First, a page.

Another Time is a continuously growing research library focused on aircraft manufactured between 1930 and 1950. We provide detailed information, advertisements, books, drawings and photos to aircraft owners, artists, researchers, restorers, industry writers, etc. Here we post commentary on researching, restoring and flying vintage aircraft from another time.
April 8, 2009
Cub Waits in Barn for 59 Years
Read this story in the Texas Antique Airplane Assoc. newsletter and had to post it! What a cool story and amazing find. Enjoy! Thanks Jared for letting me post it.
Cub Waits in Barn for 59 Years
By Jared Calvert
When I first step in the barn I realize building a clip-wing Cub will have to wait. I stood by myself, in awe at the sight. I was only told the plane, built in Lock Haven in 1946, had been sitting for “a while”. I figured a high time, beat-up Cub would be a good base for a clip-wing and make a nice hangar mate for my Pitts. But seeing the short lightning bolt, “Cub” inscribed tires and cotton fabric, I knew this Cub had been in this barn for a very long time. It would have to be restored to original.
NC7057H, a Piper J3-C-65, was purchased new for $2,352.00 by Charles Moseley of Santa Anna, TX. After taking possession of the aircraft in Fort Worth and flying it home to Coleman Co, Moseley’s airplane had flown 16.5 hours. For three years Charles and his daughter Charlotte flew the aircraft to and from their ranch operations in separate counties. When the Mills Co. ranch was sold, the plane was no longer needed. The last flight was piloted by Charles on July 1, 1950. It was pushed into its wood, barn-like, dirt floor hangar at a corner of a 180 acre field. The doors were closed and the young Cub was put away into darkness where it would sit for nearly six decades. The total time on the airframe was 197 hours.
Fast forward to 2009 and the airplane is showing its age but is still in remarkable condition. Minimal rust and a considerable amount of cotton fabric remain on the airframe. The original instruments, aluminum rudder cable guards, canvas wrapped breather tube, on and on there is a new discovery at each glance. Amazingly, the family had done a great job keeping up with and taking care of the paperwork, including all of the aircraft logs, documents from the CAA, the purchase receipt from Meacham Aircraft Sales, and the pilot logs of both Charles & Charlotte. Charlotte’s son, Jay, found Ranger to be a fitting place for the airplane. It was pulled from the barn and once again in the sunlight on January 18.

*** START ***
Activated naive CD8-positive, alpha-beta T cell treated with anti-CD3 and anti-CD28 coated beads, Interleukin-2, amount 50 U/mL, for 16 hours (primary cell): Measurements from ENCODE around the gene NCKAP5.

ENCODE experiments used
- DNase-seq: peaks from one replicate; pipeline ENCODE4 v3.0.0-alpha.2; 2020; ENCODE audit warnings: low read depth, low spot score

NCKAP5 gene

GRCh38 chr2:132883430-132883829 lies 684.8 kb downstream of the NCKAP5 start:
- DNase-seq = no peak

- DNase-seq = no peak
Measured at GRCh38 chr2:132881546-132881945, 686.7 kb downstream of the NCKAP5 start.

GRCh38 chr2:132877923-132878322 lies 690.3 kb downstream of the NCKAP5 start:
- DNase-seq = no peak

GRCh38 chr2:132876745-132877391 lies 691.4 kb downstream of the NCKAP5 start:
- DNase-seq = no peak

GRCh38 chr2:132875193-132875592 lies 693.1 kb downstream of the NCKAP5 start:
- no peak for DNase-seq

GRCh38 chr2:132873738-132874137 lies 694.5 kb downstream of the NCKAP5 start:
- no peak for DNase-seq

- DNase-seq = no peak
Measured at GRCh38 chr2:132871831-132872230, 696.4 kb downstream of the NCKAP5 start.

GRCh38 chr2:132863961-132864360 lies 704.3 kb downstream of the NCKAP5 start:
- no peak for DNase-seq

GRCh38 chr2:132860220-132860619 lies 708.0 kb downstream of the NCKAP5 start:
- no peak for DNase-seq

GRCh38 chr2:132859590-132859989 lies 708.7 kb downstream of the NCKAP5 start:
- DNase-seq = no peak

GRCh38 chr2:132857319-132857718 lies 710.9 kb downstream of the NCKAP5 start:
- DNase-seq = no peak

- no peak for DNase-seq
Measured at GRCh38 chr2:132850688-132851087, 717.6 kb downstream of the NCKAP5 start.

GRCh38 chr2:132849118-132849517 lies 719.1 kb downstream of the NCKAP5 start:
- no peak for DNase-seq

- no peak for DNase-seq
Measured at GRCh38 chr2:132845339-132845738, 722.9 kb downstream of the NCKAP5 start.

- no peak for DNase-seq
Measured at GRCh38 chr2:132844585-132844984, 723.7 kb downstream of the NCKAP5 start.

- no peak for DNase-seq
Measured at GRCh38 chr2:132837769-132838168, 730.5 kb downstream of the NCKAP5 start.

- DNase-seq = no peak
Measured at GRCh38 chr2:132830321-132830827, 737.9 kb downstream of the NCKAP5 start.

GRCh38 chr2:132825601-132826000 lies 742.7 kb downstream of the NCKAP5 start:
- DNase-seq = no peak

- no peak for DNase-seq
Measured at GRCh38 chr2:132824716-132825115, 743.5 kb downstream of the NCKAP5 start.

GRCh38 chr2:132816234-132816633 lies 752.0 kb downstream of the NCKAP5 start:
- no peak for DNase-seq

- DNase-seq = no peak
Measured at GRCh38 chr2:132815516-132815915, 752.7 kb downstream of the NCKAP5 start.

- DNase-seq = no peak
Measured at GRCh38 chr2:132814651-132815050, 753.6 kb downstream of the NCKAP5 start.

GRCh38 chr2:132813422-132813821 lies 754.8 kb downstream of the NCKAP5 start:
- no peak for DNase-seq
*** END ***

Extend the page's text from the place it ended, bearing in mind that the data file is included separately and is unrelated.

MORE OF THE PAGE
Though the plane was completely assembled when the Ranger restoration group got their hands on it, it’s become a basket case quick. Unique details continue to pop up though. When the tailwheel was disassembled we found wood bearings. Wired to the fork was a tag reading “STEEL BEARING SHORTAGE NECESSITATES TEMPORARY SUBSTITUTION OF WOOD BEARINGS.” When restored we plan on utilizing the Cub through the nonprofit, Calvert Charitable Projects, to give rides to kids at Ranger and flying events it attends. What better way is there to expose a young mind to aviation than through the open door of a Cub?
The restored Cub will also be a good platform for informing people about the Ranger Airfield project; an undertaking to restore and preserve one of Texas’ oldest airports. Plans are to also form a flying museum and take in donations of antique aircraft, components & memorabilia. You can look over the Cub and experience the Ranger Airport at the May 23 meeting. Feel free to contact me by 254 433 1267 or firstname.lastname@example.org
Visit the airfield’s temporary website at www.myspace.com/rangerairfield
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